"Much as we disagree with the ICC’s actions relating to the Afghanistan and Israeli/Palestinian situations, the sanctions will be thoroughly reviewed as we determine our next steps," the spokesman said in a written response. The Trump administration last year accused the Hague-based tribunal of infringing on U.S. national sovereignty when it authorized an investigation into war crimes committed by Afghan forces, the Taliban or U.S. troops. It targeted court staff, including prosecutor Fatou Bensouda, with asset freezes and travel bans for investigating American citizens without U.S. consent.
Known to millions around the world for her staunch defence of Trump, now it's her turn to speak for herself.
- Associated Press
Hundreds of Holocaust survivors in Austria and Slovakia got their first dose of a coronavirus vaccine Wednesday, an acknowledgement of past suffering and a tribute to resilience 76 years after Soviet troops liberated the Auschwitz death camp in Nazi-occupied Poland. More than 400 Austrian survivors, most in their 80s or 90s, were expected to get shots at the convention center in Vienna. “We owe this to them,” said Erika Jakubovits, who organized the capital vaccination drive for the Jewish Community of Vienna.
The foreign ministers of Hungary and Ukraine were expected to meet in Kyiv on Wednesday for talks on repairing badly strained relations but Budapest said its diplomatic missions in the ex-Soviet republic had received threats of "bloodletting" violence. The two countries are at loggerheads over the right of some 150,000 ethnic Hungarians living in Transcarpathia in western Ukraine to use their native tongue, especially in education. Prime Minister Viktor Orban's nationalist government in Budapest has responded by blocking Kyiv's efforts to build closer ties with NATO and the European Union, of which Hungary is a member.
- Yahoo News Video
At the White House briefing on Tuesday, press secretary Jen Psaki told reporters that President Biden planned to speak with Russian President Vladimir Putn about issues that included the SolarWinds hack, reports of Russian bounties on American soldiers and interference in the 2016 election.
- The Week
Lots of things went wrong with law enforcement before and during the Jan. 6 siege of the U.S. Capitol by a mob of supporters of former President Donald Trump, and one of them was the long delay in deployment of National Guard reinforcements. Those failures were the focus of a closed-door hearing Tuesday before the House Appropriations Committee, and among those who testified was Maj. Gen. William Walker, commander of the D.C. National Guard. Walker told The Washington Post on Tuesday that the Pentagon had tied his hands. Because Washington, D.C., isn't a state, the president is nominally in charge of the D.C. National Guard. In practice, the defense secretary and Army secretary are in command, but Walker, like all National Guard commanders, typically has the power to take military action in an emergency. "All military commanders normally have immediate response authority to protect property, life, and in my case, federal functions — federal property and life," Walker told the Post. "But in this instance I did not have that authority." In a Jan. 5 memo, Army Secretary Ryan McCarthy, who was Walker's direct superior until he stepped down last week, prohibited Walker from deploying a ready force of 40 Guardsmen without a formal "concept of operations" plan, the Post reports. In a Jan. 4 memo, acting Defense Secretary Christopher Miller had prohibited McCarthy from authorizing the deployment of D.C. Guardsmen carrying helmets, body armor, riot control agents, or weapons without his approval, and said the quick reaction force could be dispatched "only as a last resort." Pentagon officials say the requirement for top-level authorization was a response to the D.C. Guard's participation in Trump's widely criticized crackdown on racial justice protests in June. "When you go back to times when we've done this, like June, we wanted to make sure we were very careful about the employment — careful about fragmentary orders," McCarthy told the Post. There was also concern at the Pentagon about sending soldiers nominally under Trump's command into a riot of Trump supporters, because that might give the impression Guardsmen were aiding a pro-Trump coup, the Post reports. Those concerns, valid as they may be, don't explain why it took three hours for the Pentagon to deploy the National Guard after the rioters had already overrun the Capitol. Read more at The Washington Post. More stories from theweek.comMitch McConnell is the GOATSarah Huckabee Sanders' shameless campaign for governorTrump's impeachment lawyer said he thinks 'the facts and the law will speak for themselves'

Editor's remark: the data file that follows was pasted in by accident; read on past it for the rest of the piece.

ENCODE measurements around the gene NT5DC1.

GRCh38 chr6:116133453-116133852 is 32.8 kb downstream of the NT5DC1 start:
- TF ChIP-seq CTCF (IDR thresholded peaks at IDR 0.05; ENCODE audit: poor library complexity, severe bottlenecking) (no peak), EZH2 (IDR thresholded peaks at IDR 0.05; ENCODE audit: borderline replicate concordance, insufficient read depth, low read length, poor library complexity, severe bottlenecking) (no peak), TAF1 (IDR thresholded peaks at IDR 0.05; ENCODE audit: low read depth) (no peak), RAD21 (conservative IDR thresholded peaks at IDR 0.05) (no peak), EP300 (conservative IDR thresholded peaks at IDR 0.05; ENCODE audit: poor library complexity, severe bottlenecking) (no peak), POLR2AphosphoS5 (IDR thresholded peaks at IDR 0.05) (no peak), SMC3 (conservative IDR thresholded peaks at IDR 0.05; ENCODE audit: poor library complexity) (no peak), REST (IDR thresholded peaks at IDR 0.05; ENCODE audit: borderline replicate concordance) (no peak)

- Architectural Digest
Let’s get loudOriginally Appeared on Architectural Digest
Taiwan's south-west air defence identification zone is not recognised by international law.
- Associated Press
An 80-year-old writer accused of defaming Thailand's monarchy in 2015 because of comments he made at a public seminar about the constitution was acquitted Tuesday by the Criminal Court. The court ruled that Bundit Aneeya had not violated the lese majeste law because he had not specifically referred to royalty and had not used rude language. The court last week gave a record sentence of 43 1/2 years under the law to a woman arrested six years ago who posted audio clips online deemed critical of the monarchy.
Guatemalan Maya families said on Monday they feared relatives were among bodies found over the weekend in a remote part of northern Mexico along a route popular with migrant smugglers heading towards the U.S. border. After receiving a tip off in the border state of Tamaulipas in northern Mexico, Mexican authorities recovered 19 bodies, many of which had gunshot wounds and were badly charred. Evaristo Agustin was among some 30 indigenous men and women who traveled to the foreign ministry in Guatemala City from distant highland provinces on Monday after word spread their relatives may be among the deceased.
- The Independent
‘Dead on arrival’: Trump supporting senators celebrate vote that sets course for impeachment to fail
‘Just do the math’, said Susan Collins as colleagues hailed trial against Donald Trump being ‘over’ before it begun
- Architectural Digest
Everything they need to put the horrors of moving behind themOriginally Appeared on Architectural Digest